Accountability Without Anguish Delivers Results

Accountability Without Anguish Delivers Results

Even the thought of holding your teammates accountable for results and you start getting sick in your stomach. Worse yet, think of having your boss holding you accountable by watching over your every move and you may start looking for another job. In most organizations, just say the word “accountability” and you will notice defensiveness, suspicion and resentment. No wonder most managers flat out avoid the task, or plunge into it flinging emotional hand grenades. What if we were to re-frame the entire concept from a difficult and unpleasant subject to an easy and enjoyable activity. Why not turn accountability into a game. After all, in the world of sports or gaming, people thrive on performance metrics, score keeping and instant feedback. Collectively, we hold each other accountable far more effectively than under direct supervision. The inherent aspects of accountability in sports and games can be successfully applied to the game of work. In sports or at work, we face challenging goals, often imposed by the need to succeed. We can be recognized and rewarded, or criticized and penalized for team and individual performance. Our morale is bound to sink or soar with the score keeping. Athletes own their statistics and even take pride in their performance. Instead, most workers feel that performance measures are forced, unfair and irrelevant. We can change that! There is a growing accept ance for empowering employees to take responsibility for their goals, performance and consequences. The practice of holding one’s self accountable can be energizing and even fun. Instead of relying on the manager to hold subordinates accountable by setting their goals, monitoring... read more
Strategic Planning & Execution That Works

Strategic Planning & Execution That Works

For change to work, it needs to gain the support of others. How others will respond depends on your value proposition. Resistance to change happens when the perceived costs for changing are substantially higher than the effort to change. We identified five reasons why people resist change. We refer to them as the “5 Faces of Resistance.” Each face indicates a distinctive reason for opposing the change. Recognizing each face of resistance helps us know the deeper reasons driving the response. As we address the root causes behind resistance, we are able to engage people once again. When we remove the source for resistance, we immediately gain greater support. Then, change is possible. When introducing a change we recognize that some people will tend to resist it. At times, we are the ones resisting it. It is important to accept such responses not as a negative view, or an obstacle, but as the opportunity for real growth. Change without resistance will not produce growth. Key Point Resistance to change happens for good reasons. Lasting solutions come by resolving the deeper concerns that cause people to resist. By addressing the root causes we can solve  a problem in a way that it stays solved. The correct actions remedy the root cause by removing the barriers of resistance. Resistance is for a reason. Usually what people are resisting is not the change itself, but the real or perceived pain of making the change. When making a change, we need to first consider what others want. Change without resistance will not produce growth. Unless we address the root cause, the issues will persist. Ignoring... read more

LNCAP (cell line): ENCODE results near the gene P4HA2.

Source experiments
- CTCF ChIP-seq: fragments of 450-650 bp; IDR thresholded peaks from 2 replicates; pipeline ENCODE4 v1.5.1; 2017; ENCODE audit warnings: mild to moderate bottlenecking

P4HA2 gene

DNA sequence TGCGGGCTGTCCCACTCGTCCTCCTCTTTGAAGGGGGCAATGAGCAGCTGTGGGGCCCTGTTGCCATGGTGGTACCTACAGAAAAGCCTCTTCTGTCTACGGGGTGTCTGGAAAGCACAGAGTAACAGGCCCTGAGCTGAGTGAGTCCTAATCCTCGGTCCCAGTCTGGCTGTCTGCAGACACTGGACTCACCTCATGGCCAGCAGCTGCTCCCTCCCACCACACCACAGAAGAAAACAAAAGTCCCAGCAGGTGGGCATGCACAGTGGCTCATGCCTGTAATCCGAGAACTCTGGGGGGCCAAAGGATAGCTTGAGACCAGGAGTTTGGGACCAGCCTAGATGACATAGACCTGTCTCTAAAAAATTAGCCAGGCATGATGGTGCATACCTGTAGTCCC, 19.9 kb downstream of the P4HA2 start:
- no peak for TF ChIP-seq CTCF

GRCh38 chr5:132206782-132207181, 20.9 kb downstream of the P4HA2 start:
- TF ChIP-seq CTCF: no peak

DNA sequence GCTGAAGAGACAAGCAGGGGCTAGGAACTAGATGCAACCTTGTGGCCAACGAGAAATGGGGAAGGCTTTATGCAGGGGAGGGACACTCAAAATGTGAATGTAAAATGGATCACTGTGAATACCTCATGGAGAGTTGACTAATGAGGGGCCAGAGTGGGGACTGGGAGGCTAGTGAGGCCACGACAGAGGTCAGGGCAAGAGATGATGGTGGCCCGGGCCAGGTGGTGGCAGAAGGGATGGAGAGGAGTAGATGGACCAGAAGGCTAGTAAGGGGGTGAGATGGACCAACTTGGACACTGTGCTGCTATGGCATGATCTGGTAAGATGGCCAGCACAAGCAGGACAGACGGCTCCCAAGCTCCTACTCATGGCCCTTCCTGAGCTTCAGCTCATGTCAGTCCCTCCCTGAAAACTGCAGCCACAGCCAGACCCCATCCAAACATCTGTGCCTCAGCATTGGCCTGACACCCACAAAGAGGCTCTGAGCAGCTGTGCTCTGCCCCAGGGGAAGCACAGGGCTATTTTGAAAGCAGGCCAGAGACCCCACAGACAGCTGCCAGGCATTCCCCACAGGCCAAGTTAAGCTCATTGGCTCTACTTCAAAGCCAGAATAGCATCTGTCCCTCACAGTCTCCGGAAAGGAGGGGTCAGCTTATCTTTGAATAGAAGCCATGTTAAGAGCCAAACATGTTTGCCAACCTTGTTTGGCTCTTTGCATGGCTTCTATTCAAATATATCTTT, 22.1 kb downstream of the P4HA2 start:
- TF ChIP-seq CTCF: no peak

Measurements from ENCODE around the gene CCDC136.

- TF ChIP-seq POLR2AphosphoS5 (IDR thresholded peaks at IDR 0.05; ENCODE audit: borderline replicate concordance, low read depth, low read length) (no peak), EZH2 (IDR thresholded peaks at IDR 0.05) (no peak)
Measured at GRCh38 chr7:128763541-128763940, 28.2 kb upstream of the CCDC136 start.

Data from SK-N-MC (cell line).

Eliminating Reactionary Work by Working Smart

Eliminating Reactionary Work by Working Smart

Too much to do. Changing expectations. Competing priorities. Flavor of the Month. Scope creep. Do these sound familiar? In today’s fast-changing work environment most of us have to constantly juggle an increasing amount of work. Good, responsible, and hard working people usually respond to the escalating workload with a simple strategy: Do More. The “Do More” strategy requires that we work harder. This usually means spending more time at work, taking fewer breaks, creating extensive “To Do” lists, and staying busy checking things off. In the attempt to become everything to everyone, we take many personal life hits. “Oh well!” we might say as we shrugged off the stress. The problem with the “Do More” approach is that it leads to reactionary work. We get really busy doing lots of things that may be of questionable value. The lack of focus inherent in reactionary work is a main cause of why smart people do dumb things. Instead of allowing reactionary work to dictate what they do, the most productive people use the “Work Smart” approach. Despite what goes on around them, they stay focused on executing the most critical priorities. They filter the noise and respond deliberately. Key Point If you are feeling tired of doing more with less, try for a change to work smart. Research suggests that over 75% of what we do at work is simply reactionary work. There is a difference between staying busy and being productive. In order to get more done in less time, we need to focus on priorities. Do what matters most to achieve more with less. Looking at a regular work week,... read more